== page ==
Why women are less likely to negotiate pay (and why almost everyone should)

When a company makes a job offer, most expect some back-and-forth with the candidate over the compensation package, but a ResumeBuilder survey found only 49% of men, and just 32% of women have negotiated a job offer’s pay within the past two years.

In addition, 55% of men who negotiated and 42% of women who did said they achieved exactly what they wanted.

A strategist says that the difference between women’s willingness to negotiate is notable.

“I think there are so many reasons, but if I had to give a couple of blanket reasons that I think apply to most women, I would say confidence and imposter syndrome play a big roll. I also think fear and a lack of information can play a big part,” said Julia Toothacre, resume and career strategist at ResumeBuilder.

“I think gender bias can play a really big role here. Unfortunately, that is something that is very hard to prove,” she said.

Women in director and executive positions were more likely than women in lower-level positions to say their gender played a role in their decision not to negotiate.

Both men and women in the 25 to 34 year old age group were the most likely age group to negotiate, at 60% and 41% respectively.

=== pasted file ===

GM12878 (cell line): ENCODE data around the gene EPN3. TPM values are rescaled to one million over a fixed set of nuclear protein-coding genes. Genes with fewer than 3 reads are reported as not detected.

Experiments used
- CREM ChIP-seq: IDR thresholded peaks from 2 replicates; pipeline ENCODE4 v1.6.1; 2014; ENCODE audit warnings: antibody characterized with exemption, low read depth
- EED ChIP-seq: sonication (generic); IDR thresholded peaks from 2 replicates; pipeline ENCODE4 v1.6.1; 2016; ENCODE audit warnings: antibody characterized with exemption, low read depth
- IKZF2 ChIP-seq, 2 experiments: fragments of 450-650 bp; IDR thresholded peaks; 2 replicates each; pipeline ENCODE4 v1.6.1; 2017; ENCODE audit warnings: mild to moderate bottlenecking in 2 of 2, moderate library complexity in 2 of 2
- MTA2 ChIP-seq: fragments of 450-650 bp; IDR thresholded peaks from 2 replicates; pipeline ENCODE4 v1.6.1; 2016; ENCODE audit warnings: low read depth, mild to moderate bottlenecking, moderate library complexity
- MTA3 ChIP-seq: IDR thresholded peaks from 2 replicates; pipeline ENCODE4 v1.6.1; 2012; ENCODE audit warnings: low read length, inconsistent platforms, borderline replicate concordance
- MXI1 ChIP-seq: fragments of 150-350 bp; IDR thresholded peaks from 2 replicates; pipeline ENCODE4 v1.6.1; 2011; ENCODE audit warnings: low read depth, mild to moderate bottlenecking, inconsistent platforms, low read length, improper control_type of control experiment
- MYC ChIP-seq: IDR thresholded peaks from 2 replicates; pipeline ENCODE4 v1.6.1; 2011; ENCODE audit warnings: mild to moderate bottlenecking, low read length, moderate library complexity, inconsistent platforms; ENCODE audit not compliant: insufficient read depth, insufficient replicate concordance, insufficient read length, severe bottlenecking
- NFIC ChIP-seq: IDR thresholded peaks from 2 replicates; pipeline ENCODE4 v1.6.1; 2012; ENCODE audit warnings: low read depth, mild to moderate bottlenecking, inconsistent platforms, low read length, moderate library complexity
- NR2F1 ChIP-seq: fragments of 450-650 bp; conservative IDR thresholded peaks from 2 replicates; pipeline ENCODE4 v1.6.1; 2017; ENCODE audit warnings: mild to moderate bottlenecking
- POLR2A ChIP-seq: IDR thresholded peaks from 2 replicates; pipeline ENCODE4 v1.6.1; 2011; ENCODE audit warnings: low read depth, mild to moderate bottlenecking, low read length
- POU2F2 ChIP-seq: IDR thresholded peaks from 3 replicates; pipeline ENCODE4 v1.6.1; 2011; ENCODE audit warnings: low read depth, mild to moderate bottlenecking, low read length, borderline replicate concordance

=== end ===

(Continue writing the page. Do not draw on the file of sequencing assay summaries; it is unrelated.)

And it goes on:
An application may ask a candidate to list their expected pay range. If that is not the case, the applicant should list their expectations anyway, perhaps in the cover letter.

Doing so would save time up front, for both the company and the person applying for the job.

“The recruiters and the hiring managers have a range that they are trying to stay within,” Toothacre said. “You also, as a candidate, have a range. And if they can’t get to that range, you shouldn’t be applying for the position, because it’s not going to work out for you.”

How much wiggle room do candidates have when countering a salary offer? It depends on the salary, but Toothacre uses an example of a starting salary offer in the high-five to low-six figure range.

“I think if you are within about $5,000 to $7,000, or basically under $10,000, you are okay to start that negotiation process,” she said. “Most companies are willing to negotiate. They expect you to negotiate.”

When a hiring manager indicates little or no room to budge on the initial pay, ResumeBuilder said candidates should look past the salary, to other parts of the compensation package, such as stock options, flexibility, work-from-home options or other stipends.

The top reasons given for not negotiating in the survey were fear of losing the job offer altogether and feeling intimidated.

ResumeBuilder’s full report, survey results and methodology, are online.

Jeff Clabaugh

Jeff Clabaugh has spent 20 years covering the Washington region's economy and financial markets for WTOP as part of a partnership with the Washington Business Journal, and officially joined the WTOP newsroom staff in January 2016.

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